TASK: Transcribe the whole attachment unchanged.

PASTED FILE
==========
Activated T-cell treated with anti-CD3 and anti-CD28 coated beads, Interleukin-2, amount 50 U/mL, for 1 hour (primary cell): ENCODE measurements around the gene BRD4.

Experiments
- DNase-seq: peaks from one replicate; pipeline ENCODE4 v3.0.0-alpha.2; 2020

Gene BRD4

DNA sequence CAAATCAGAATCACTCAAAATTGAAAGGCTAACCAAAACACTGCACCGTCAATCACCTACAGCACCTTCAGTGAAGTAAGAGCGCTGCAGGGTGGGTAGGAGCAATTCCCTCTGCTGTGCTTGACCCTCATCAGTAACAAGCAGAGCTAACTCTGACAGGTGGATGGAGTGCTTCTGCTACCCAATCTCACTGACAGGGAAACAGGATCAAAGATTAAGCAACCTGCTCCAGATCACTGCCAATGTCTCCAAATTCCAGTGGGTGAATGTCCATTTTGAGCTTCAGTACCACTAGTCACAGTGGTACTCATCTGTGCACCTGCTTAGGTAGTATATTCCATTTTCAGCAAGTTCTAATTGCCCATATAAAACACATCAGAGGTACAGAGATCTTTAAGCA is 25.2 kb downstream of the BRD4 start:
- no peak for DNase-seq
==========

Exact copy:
Activated T-cell treated with anti-CD3 and anti-CD28 coated beads, Interleukin-2, amount 50 U/mL, for 1 hour (primary cell): ENCODE measurements around the gene BRD4.

Experiments
- DNase-seq: peaks from one replicate; pipeline ENCODE4 v3.0.0-alpha.2; 2020

Gene BRD4

DNA sequence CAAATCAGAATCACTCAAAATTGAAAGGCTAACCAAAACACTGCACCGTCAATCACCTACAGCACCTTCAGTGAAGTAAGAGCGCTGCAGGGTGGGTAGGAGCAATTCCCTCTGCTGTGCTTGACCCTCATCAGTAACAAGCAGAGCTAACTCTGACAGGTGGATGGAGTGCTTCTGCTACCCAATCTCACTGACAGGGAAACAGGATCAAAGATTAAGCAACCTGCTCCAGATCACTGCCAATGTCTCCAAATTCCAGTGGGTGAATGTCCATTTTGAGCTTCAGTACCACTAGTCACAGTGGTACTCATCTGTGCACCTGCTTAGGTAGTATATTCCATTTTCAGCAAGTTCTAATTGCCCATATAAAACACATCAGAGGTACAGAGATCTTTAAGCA is 25.2 kb downstream of the BRD4 start:
- no peak for DNase-seq